The Waikiki Insider: Feb/Mar 2013
What is the true meaning of ALOHA? We see and hear it all around us—at the airport, in business names, in a song, on a sign…but what is the real meaning behind the most famous of all Hawaiian words? Most of us know that aloha means love, hello and goodbye, but it really is so much more than that—it’s a feeling and way of life. Literally, alo means presence and ha means breath, so together they combine to mean having life. Aloha is a lifestyle, the basic Hawaiian value of treating each other with love and respect. So, the next time you say “aloha,” it’s important to remember its true meaning:
A is for AKAHAI Kindness
L is for LOKAHI Unity, Harmony
O is for ‘OLU ‘OLU Pleasantness
H is for HA‘A HA‘A Humility
A is for AHONUI Patience, Tolerance
Speaking of ALOHA… You see them walking or bicycling around Waikiki in their fluorescent green-yellow shirts every day—the Aloha Ambassadors. These aloha-spirited men and women serve as hosts, giving directions or answering questions about Waikiki, reporting crimes or quality of life concerns, providing an effective street presence to deter crime, administering first aid and even picking up litter.
Aloha Ambassadors are chosen based on their personalities and natural aloha spirit. They are trained to meet the public’s need for information and assistance, and to deliver genuine hospitality to residents and visitors to enhance the overall Waikiki experience. They are like having a local friend for first-time visitors, and a quality of life support system for repeat visitors and residents who work, live and play in Waikiki.
Operations Manager Candace Groves-O’Neal said there are currently 21 Aloha Ambassadors, and 13 of them on the streets of Waikiki every day. Many ambassadors are bilingual, speaking English and Japanese, Chinese, Korean, or Spanish—they even have an ambassador from Belgium and another from Kazakhstan.
Looking for a specific restaurant? Need directions for catching TheBus to Hanauma Bay? Need someone to walk you to your car? Just ask an Aloha Ambassador. A community service provided by the Waikiki Business Improvement District Association (WBIDA) since 2007, the Aloha Ambassador program is operated by Block-by-Block—a company that specializes in providing services for business improvement districts across the country. Find out more at www.waikikibid.org/improvementaloha.html.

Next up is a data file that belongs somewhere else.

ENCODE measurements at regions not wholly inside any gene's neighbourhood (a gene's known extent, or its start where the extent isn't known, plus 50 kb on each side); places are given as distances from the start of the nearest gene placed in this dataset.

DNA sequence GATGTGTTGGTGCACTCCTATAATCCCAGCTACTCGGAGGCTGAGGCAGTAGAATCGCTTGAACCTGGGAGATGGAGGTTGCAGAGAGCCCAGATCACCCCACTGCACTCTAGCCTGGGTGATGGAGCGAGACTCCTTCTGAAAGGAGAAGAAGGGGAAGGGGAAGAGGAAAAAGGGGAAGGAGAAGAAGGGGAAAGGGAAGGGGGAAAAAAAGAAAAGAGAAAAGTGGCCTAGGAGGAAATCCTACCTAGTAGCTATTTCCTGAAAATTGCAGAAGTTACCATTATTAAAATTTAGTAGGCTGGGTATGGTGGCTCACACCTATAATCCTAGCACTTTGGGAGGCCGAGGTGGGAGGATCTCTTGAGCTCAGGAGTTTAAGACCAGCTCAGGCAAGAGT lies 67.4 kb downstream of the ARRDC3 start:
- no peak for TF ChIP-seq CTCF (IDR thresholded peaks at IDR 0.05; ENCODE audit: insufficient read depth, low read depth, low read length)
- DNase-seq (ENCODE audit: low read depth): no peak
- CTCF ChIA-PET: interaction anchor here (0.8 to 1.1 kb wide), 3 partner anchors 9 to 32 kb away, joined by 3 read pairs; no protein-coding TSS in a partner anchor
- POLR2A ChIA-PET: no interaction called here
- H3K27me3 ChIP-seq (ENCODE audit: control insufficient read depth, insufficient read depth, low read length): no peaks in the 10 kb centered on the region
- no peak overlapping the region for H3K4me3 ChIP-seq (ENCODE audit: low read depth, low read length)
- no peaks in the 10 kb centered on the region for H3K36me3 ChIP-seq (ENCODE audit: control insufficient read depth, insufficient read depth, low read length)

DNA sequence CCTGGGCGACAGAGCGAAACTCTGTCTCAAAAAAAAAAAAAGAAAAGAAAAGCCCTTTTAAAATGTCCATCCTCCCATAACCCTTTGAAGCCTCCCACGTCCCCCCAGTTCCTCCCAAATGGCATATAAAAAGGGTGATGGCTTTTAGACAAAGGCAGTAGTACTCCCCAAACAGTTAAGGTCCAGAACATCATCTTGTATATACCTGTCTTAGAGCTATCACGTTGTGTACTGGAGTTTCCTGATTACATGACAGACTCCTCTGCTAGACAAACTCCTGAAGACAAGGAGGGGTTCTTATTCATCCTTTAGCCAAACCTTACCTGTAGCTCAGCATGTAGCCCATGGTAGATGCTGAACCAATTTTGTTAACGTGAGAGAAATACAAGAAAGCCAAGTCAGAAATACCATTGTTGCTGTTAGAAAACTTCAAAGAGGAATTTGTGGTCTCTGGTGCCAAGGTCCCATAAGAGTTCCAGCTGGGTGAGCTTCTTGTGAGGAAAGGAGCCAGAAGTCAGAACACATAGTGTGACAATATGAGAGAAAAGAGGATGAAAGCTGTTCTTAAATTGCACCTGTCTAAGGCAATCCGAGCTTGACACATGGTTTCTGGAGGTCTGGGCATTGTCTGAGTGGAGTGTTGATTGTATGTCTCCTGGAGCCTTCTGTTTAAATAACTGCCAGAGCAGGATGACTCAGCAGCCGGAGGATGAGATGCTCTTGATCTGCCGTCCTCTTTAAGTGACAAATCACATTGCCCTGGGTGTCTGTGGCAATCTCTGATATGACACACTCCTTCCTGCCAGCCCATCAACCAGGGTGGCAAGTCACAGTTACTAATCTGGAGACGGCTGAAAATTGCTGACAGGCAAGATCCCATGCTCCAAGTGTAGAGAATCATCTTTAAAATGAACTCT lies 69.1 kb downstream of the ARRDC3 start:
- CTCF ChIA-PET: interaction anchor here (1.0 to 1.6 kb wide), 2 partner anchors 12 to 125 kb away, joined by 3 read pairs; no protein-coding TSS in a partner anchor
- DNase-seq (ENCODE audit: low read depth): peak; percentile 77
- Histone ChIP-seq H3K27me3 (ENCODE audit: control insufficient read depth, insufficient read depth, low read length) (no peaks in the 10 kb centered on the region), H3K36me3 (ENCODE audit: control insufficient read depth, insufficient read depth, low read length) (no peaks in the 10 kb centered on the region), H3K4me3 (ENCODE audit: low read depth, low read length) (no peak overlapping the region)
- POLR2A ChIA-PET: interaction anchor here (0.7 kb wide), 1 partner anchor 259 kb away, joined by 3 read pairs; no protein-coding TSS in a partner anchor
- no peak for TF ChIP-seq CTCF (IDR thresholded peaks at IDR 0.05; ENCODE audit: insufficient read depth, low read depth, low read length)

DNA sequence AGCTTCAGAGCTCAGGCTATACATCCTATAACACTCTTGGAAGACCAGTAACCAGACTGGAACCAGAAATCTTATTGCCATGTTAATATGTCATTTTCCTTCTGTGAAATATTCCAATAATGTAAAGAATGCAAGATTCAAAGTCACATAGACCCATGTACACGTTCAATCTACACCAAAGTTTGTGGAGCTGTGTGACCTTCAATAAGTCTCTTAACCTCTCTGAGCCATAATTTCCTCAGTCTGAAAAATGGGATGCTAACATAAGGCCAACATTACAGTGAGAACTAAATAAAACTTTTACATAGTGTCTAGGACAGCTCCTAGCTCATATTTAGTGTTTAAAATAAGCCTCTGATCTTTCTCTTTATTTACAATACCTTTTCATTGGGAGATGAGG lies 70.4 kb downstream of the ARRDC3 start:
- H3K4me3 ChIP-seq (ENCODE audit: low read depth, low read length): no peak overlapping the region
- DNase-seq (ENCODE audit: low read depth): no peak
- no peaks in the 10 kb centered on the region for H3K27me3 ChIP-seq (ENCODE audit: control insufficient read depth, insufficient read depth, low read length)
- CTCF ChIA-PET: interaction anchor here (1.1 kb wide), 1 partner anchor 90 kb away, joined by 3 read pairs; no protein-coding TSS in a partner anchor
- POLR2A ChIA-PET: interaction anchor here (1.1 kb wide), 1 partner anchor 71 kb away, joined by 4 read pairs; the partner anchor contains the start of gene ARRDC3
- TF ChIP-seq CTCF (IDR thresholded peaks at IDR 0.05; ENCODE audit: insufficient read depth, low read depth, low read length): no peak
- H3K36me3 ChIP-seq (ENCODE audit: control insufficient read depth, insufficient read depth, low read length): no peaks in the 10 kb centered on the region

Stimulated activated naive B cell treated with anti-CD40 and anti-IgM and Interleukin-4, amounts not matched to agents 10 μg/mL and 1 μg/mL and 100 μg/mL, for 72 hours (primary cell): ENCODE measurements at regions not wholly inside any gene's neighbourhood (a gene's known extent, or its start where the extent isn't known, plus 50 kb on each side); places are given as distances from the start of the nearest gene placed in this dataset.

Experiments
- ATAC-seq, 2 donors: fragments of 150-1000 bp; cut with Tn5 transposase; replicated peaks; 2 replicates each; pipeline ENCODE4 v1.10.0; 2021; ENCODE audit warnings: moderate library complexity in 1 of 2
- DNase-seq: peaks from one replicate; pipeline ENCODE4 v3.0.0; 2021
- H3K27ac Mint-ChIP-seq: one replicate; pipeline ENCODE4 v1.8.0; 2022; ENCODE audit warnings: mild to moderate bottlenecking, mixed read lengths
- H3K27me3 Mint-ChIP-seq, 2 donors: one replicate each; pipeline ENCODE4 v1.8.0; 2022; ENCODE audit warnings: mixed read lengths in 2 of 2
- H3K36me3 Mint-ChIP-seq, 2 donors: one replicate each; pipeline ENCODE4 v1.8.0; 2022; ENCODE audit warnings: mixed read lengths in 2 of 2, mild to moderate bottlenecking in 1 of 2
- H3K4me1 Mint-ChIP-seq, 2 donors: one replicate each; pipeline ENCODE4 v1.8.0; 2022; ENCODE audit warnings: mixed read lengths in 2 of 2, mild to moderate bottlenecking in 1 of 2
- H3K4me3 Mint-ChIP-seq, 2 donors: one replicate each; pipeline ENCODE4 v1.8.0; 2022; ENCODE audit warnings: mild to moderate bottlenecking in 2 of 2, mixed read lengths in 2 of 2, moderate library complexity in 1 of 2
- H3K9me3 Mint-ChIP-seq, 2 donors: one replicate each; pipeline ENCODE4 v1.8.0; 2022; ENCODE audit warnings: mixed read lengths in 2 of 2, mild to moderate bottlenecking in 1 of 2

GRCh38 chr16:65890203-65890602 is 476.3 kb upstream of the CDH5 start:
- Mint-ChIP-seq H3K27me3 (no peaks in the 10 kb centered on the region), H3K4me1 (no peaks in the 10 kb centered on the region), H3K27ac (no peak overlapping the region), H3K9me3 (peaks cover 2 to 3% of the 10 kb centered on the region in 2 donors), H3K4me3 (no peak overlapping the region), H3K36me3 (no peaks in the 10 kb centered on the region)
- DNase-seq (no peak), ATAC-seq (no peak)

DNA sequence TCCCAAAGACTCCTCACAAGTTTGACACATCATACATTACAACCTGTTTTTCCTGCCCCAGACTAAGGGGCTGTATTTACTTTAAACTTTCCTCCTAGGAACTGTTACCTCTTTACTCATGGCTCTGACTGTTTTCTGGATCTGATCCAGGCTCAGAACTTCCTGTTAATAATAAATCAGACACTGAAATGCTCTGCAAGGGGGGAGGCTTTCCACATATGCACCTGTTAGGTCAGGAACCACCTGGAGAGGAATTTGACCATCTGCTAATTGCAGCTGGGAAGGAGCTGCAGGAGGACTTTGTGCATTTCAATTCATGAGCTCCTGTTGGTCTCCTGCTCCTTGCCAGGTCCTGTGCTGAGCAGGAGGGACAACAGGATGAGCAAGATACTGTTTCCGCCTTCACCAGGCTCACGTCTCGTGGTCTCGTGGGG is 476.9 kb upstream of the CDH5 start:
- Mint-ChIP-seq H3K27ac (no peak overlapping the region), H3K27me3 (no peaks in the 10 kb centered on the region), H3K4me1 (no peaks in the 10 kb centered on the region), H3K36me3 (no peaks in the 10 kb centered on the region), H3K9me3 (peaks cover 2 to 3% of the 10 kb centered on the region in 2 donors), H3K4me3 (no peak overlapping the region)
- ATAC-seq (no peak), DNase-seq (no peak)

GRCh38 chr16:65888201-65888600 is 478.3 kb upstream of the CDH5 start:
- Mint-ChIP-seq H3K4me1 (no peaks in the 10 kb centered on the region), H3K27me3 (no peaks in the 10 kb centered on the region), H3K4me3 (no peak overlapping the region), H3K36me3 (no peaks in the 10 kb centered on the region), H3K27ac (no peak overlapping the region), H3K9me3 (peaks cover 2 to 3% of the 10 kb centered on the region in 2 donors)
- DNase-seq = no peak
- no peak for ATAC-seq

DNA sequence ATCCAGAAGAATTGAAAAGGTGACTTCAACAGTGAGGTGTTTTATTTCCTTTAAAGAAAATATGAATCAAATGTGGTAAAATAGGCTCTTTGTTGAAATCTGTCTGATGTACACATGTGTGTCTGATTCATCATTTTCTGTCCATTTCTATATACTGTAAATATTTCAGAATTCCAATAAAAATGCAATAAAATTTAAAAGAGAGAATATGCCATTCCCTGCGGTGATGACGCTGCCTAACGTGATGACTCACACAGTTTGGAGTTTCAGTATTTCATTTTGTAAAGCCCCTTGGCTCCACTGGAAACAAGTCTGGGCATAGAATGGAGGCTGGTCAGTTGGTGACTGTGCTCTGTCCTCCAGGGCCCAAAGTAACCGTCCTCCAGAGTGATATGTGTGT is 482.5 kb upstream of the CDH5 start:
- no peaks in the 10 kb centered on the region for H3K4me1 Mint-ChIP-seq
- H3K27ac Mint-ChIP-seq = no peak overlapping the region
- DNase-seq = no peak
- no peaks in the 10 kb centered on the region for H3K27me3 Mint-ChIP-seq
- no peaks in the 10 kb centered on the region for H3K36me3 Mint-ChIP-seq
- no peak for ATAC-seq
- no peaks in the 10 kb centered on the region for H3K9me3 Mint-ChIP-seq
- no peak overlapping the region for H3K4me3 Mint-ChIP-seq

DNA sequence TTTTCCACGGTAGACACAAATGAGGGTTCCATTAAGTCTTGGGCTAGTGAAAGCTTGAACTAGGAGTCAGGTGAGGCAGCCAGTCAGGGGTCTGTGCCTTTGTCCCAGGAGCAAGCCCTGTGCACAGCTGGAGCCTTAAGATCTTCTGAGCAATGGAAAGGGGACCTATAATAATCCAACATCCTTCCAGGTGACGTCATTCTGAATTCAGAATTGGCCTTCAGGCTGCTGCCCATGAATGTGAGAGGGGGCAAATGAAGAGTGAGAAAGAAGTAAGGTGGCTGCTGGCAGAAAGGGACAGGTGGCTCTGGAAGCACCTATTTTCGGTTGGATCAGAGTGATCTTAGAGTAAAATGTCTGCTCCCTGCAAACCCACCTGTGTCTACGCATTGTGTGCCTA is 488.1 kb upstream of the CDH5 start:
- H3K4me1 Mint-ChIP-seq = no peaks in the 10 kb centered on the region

ALOHA MEANS “I LOVE YOU”
Share aloha with your special someone in Waikiki. It is one of the most romantic spots on earth, and whether you choose to watch the sunrise from Diamond Head, enjoy a picnic or walk on the beach, or spoil yourself with a luxurious dinner and a bottle of Dom Perignon at sunset—make it a special time to rekindle your love.
And forget the dozen roses—this is Hawai‘i! Present each with a flower lei instead. Pikake (my favorite) or pikake with baby roses, white ginger, pua kenikeni, tuberose, plumeria and orchid are good choices for her. Maile, ti leaf with kukui nuts, cigar, he‘e berries, and kukunaokala are popular picks for men. Ask your hotel concierges where you can buy or order a lei. You may also want to check out the Coconut Hut Lei Stand at the Royal Hawaiian Center, Waikiki Beach Leis & Flowers at the Pacific Beach Hotel, or Waikiki Village Flowers & Gifts at Hilton Hawaiian Village Beach Resort & Spa.
Or, make your own lei for your loved one at lei-making classes presented at Aston Waikiki Beach Hotel, Hyatt Regency Waikiki Resort & Spa, Mana Hawai‘i at Waikiki Beach Walk, Westin Moana Surfrider, Outrigger Waikiki on the Beach, Outrigger Reef on the Beach, Sheraton Waikiki, Sheraton Princess Ka‘iulani, or Royal Hawaiian Center.